Friday, September 25, 2009

In the words of Anne of Green Gables, "We must be Kindred Spirits."

I've recently discovered another fun blog, Tatertots and JelloOn first glance, I thought Jennifer must be one of those superwomen who can do anything--with one arm tied behind her back and a baby in the know the kind I'm talking about, the kind that you secretly hate because she can do anything and do it beautifully, efficiently, and her house stays clean the whole time she's doing everything.  (Was that a psycho sentence, or what?)  And she probably is.  But her lates offering shows that she is also a woman after my own heart.  And by that, I mean the woman can fake sew with a glue gun!!!!!  I cannot tell you how many costumes for children I have "sewn", ahem, glued.  But today Jennifer shows all of us how to go beyond that and glue KITCHEN CURTAINS!  Amazing.  Click the pink words to go to her blog or the (did I mention they are burlap? and only cost $20 to make?) curtain tutorial.

Want more?  Click here to take a look at how Jennifer decorated her house for fall.  She SAYS she got everything from the dollar store.  Why don't I find things like this?

Wednesday, September 23, 2009

Fall Garden

Autumn is a second spring when every leaf is a flower. ~Albert Camus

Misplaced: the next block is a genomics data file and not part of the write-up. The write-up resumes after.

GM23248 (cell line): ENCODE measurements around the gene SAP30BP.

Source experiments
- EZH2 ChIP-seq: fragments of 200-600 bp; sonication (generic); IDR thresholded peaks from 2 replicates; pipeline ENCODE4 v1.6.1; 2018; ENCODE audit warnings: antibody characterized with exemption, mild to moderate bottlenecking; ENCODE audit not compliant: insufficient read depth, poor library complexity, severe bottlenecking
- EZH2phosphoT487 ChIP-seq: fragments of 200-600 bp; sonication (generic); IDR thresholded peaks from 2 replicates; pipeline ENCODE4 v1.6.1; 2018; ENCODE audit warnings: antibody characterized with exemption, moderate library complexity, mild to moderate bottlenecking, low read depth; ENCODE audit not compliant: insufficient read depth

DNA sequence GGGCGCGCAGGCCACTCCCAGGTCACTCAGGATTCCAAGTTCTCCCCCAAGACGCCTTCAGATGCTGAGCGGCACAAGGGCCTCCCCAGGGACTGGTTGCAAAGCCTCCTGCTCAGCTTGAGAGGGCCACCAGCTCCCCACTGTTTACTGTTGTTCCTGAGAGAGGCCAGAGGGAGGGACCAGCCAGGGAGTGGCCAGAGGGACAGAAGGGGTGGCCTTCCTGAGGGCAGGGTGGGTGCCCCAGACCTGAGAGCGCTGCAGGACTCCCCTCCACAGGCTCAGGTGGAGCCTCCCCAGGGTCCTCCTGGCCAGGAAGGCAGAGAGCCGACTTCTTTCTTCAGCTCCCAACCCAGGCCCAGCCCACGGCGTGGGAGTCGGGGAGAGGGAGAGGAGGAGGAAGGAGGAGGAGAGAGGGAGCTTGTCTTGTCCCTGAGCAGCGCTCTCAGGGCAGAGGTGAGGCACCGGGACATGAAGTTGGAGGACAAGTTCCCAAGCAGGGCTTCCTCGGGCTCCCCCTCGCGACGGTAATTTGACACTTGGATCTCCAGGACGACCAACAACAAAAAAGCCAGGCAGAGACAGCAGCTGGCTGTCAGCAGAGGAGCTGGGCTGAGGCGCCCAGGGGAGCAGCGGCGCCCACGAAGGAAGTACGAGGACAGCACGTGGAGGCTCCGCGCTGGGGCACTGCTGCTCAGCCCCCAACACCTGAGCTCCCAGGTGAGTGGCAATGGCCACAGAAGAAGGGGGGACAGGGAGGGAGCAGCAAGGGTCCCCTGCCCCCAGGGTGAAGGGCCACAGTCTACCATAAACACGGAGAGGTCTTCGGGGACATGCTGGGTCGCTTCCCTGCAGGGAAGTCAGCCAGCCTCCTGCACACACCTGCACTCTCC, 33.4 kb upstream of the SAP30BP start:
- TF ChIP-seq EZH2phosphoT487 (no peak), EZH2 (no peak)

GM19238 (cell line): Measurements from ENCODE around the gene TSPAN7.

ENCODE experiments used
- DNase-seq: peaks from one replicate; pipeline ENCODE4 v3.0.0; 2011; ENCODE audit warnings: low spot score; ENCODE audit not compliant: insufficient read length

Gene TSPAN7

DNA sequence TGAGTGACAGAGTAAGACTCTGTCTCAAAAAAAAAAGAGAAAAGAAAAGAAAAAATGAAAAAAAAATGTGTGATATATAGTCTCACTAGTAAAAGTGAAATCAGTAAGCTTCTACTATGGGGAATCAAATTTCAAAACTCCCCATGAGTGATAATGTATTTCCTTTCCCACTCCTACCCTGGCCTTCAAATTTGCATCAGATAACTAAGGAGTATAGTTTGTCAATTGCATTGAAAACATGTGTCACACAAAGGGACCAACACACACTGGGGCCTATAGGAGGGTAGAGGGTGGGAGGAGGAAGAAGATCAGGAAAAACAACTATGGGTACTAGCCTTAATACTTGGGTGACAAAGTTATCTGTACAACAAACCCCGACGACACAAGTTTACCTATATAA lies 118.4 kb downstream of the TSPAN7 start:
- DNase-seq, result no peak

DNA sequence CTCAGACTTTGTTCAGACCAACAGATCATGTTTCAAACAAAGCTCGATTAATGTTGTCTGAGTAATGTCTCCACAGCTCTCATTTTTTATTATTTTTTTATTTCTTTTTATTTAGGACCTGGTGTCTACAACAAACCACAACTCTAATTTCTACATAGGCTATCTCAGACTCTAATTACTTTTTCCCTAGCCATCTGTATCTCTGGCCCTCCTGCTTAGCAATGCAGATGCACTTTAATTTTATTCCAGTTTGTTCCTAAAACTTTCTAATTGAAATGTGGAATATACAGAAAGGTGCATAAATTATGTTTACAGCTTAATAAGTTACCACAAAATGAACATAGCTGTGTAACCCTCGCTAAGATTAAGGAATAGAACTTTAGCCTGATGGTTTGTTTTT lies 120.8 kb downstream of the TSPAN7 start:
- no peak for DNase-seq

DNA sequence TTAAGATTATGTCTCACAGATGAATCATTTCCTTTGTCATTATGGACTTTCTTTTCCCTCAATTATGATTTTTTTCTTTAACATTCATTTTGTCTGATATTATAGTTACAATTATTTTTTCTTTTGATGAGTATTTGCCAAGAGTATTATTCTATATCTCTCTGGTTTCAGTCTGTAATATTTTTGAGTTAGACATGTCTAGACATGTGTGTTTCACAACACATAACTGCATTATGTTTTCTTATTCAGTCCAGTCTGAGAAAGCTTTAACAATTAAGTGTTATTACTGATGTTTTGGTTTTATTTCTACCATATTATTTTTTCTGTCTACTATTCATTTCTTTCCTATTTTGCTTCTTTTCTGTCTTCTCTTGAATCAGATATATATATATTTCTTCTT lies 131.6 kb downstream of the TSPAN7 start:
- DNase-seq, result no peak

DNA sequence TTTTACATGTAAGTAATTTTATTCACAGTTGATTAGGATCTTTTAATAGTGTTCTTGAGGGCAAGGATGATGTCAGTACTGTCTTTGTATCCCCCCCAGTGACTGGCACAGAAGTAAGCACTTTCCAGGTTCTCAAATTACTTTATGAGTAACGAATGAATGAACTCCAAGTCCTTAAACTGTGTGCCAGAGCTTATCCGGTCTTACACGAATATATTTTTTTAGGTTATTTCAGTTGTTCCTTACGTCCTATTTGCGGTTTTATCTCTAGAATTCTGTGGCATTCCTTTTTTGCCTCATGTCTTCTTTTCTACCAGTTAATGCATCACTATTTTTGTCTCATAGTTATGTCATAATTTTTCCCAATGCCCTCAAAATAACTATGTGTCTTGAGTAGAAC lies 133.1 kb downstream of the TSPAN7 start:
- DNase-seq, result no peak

I am an intermittent gardener. That means I don't spend everyday in the garden. Sometimes I even go weeks without remembering to do anything to my gardens. But when I'm out there, I love it, I really do. I must have Gardener's Attention Deficit Disorder. So I purposely design my gardens to be very forgiving. (The results are disastrous and expensive if I don't.)

So, here are some pics of what my front garden beds do in early fall when just left to their own devices. Note: this requires lots of bark mulch and pulling out the stalk of corn growing randomly near the birdfeeder before taking pictures in order to achieve a similar outcome. Enjoy!

A Call from the School Nurse, cont'd

Okay, so after a full night of sleep (Hunter Puppy didn't wake up even once! He slept through the night!) let me return to the School Nurse story. Where were we? I told all about coumadin, and how crazy things were with the school....okay: basically, things being as they were before school started, they wouldn't even let me meet with the kindergarten teacher before the first day of school. B and I were able to meet with the principal and school nurse the week before school started. I put a lot of effort into making and illustrated handout that detailed all of S's medical issues, explained coumadin and the risk of accidents, went over emergency protocol, and provided every phone number I could. Wheew! I even brought them a stack of red towels to use for nosebleeds or other issues of blood. When B and I met with the school nurse and principal, our goal was to basically scare their socks off so that they would be committed to providing S with adequate supervision. It must have worked, because shortly after our meeting the school board approved the hiring of an additional kindergarten teacher.